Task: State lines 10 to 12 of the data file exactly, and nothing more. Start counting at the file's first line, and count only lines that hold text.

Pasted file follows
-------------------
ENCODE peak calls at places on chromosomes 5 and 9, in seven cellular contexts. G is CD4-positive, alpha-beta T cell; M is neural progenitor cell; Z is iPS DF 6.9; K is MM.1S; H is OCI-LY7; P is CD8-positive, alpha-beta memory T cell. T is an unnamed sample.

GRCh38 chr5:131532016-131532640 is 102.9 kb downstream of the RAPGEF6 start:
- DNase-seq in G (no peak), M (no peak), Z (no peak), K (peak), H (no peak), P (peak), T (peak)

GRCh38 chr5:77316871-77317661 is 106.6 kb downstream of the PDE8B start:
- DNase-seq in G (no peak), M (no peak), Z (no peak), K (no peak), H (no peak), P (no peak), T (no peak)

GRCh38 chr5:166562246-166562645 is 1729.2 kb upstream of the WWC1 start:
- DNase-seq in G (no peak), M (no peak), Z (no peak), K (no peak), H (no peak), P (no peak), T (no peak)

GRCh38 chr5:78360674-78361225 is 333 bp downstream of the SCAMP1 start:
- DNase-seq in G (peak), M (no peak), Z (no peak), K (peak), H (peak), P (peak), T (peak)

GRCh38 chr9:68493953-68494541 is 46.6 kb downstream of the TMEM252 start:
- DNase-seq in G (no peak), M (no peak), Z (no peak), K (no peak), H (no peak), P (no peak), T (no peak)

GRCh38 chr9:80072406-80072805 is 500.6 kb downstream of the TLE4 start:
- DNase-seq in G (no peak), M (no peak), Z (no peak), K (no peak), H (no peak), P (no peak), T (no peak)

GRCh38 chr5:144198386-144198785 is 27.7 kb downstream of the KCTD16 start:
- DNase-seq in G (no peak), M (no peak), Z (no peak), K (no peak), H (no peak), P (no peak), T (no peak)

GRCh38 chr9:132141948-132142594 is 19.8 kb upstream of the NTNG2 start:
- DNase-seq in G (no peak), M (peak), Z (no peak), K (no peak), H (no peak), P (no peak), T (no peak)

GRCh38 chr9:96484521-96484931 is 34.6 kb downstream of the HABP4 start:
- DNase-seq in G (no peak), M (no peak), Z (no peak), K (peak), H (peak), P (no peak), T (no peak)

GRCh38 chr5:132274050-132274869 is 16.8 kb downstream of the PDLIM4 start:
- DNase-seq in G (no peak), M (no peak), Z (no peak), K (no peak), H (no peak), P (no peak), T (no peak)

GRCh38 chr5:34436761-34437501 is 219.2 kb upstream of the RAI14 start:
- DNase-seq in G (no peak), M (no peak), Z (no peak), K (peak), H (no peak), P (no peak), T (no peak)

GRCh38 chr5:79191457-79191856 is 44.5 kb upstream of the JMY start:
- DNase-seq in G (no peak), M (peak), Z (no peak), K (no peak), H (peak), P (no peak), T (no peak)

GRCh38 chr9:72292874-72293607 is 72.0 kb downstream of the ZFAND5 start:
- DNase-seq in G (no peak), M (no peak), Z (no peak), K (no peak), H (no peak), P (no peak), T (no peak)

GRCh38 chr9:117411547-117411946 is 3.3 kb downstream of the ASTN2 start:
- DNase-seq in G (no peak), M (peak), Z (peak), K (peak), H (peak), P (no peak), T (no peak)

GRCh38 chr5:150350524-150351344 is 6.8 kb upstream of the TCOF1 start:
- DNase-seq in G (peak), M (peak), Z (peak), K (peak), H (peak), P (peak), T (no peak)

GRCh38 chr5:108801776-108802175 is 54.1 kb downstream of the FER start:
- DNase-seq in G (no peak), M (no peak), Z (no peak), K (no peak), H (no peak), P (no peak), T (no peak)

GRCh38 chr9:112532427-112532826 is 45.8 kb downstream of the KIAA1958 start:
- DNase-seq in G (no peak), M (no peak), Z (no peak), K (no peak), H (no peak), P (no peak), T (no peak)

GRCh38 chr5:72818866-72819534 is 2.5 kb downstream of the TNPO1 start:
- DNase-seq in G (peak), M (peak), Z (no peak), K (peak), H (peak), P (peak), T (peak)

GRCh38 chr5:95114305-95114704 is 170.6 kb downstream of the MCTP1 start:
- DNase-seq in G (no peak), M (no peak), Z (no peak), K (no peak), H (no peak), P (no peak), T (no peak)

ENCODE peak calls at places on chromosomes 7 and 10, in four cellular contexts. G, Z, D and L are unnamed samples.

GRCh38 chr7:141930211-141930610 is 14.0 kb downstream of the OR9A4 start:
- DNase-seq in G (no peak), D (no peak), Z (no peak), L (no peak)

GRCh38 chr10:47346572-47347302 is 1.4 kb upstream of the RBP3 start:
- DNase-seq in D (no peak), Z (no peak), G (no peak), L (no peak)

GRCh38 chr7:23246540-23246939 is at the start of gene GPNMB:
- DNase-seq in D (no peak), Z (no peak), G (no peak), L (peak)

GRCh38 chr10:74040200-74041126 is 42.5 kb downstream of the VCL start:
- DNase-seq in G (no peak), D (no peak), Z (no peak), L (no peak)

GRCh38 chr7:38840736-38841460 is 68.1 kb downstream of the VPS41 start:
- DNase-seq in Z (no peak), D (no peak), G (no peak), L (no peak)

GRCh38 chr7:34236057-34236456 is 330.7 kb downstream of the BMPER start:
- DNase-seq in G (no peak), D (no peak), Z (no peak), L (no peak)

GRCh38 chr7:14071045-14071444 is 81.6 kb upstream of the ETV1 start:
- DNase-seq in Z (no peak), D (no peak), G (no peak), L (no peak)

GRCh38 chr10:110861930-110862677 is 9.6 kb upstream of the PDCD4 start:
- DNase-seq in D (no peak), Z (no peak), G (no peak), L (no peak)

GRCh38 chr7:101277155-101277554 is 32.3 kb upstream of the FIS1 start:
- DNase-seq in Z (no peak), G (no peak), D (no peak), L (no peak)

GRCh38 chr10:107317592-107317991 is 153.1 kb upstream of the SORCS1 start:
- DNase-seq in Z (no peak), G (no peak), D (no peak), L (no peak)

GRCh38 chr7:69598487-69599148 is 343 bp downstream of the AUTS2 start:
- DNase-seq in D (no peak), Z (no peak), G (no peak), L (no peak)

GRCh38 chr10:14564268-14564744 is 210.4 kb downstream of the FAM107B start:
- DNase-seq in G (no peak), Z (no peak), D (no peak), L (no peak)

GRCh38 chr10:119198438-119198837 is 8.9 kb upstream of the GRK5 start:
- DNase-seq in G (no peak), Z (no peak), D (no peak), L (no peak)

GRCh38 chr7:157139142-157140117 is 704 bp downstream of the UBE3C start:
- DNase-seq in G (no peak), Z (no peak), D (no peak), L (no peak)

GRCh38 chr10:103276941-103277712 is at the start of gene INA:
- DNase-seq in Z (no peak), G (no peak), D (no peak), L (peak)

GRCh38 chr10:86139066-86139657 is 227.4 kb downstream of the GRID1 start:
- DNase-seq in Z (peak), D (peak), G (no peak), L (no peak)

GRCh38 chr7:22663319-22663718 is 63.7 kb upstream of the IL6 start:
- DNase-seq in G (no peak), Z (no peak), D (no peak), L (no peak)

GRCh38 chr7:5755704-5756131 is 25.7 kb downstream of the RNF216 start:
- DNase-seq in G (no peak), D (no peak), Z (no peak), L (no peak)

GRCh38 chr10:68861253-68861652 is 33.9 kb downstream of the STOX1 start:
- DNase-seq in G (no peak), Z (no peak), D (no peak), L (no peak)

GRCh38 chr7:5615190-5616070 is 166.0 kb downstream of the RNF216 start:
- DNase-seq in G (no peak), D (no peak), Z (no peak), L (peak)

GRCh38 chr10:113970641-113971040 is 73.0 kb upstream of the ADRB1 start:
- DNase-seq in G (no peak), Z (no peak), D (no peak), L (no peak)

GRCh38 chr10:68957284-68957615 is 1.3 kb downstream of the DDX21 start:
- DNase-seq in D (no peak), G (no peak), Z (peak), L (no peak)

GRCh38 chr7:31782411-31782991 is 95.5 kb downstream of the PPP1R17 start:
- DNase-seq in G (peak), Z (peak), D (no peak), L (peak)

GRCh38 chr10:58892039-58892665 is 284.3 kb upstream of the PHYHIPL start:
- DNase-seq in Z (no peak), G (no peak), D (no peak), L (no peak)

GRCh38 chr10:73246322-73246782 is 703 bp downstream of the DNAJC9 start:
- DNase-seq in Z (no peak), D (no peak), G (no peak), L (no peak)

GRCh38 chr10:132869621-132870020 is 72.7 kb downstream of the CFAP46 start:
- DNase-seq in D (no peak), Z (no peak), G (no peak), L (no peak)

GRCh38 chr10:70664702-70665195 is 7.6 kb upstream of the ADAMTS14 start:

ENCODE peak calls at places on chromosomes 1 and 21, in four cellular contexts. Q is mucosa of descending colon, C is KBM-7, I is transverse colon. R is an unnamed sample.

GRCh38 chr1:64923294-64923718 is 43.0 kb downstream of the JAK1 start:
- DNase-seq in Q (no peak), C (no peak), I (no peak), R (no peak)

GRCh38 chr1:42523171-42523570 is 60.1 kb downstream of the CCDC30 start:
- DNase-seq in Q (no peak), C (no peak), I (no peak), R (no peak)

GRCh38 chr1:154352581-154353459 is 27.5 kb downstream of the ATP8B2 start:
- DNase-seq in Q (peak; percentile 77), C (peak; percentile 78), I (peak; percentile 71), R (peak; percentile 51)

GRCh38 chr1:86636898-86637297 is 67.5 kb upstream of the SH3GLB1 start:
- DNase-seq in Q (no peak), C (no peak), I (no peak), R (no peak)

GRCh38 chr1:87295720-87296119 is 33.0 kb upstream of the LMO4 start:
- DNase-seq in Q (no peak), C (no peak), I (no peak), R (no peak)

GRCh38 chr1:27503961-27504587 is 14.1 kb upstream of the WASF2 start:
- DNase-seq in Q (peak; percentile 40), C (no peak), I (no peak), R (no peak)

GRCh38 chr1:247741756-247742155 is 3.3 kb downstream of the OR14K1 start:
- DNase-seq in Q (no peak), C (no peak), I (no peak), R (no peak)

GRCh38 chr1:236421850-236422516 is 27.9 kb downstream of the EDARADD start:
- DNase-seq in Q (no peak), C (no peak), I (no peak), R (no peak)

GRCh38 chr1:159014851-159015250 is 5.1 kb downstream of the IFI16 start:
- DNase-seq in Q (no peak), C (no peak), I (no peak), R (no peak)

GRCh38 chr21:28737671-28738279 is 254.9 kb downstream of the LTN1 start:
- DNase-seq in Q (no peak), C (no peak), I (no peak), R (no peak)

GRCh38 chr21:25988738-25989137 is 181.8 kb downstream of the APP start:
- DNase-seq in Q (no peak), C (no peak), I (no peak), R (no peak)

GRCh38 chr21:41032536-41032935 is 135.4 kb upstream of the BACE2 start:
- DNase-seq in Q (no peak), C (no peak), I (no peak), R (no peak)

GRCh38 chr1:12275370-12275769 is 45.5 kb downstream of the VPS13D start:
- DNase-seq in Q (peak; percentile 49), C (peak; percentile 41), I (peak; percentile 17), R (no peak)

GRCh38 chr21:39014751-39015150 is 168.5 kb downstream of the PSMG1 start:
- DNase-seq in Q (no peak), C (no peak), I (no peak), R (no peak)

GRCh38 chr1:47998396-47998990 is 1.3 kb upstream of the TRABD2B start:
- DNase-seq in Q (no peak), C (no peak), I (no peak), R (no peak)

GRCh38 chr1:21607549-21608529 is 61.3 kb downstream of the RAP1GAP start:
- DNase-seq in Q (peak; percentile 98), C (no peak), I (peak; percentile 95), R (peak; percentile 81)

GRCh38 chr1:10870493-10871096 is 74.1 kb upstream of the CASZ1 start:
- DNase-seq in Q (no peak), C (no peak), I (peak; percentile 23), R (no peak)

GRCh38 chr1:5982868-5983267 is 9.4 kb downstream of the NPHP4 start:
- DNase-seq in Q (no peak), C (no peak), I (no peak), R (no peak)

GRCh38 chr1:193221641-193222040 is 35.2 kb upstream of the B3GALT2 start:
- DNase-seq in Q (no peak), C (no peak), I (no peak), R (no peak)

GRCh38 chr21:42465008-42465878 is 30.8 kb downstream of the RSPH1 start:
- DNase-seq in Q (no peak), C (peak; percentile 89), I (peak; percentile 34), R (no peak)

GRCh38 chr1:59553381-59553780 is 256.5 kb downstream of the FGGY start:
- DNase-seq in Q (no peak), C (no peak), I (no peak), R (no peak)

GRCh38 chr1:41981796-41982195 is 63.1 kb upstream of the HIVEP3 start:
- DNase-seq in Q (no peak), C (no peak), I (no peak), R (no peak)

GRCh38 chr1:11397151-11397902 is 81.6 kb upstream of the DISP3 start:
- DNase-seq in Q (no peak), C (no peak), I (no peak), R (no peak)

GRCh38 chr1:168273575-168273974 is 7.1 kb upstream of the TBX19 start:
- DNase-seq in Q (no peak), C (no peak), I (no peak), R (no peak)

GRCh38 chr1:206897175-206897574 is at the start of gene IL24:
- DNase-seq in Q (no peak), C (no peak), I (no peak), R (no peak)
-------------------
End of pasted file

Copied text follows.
GRCh38 chr9:68493953-68494541 is 46.6 kb downstream of the TMEM252 start:
- DNase-seq in G (no peak), M (no peak), Z (no peak), K (no peak), H (no peak), P (no peak), T (no peak)

GRCh38 chr9:80072406-80072805 is 500.6 kb downstream of the TLE4 start: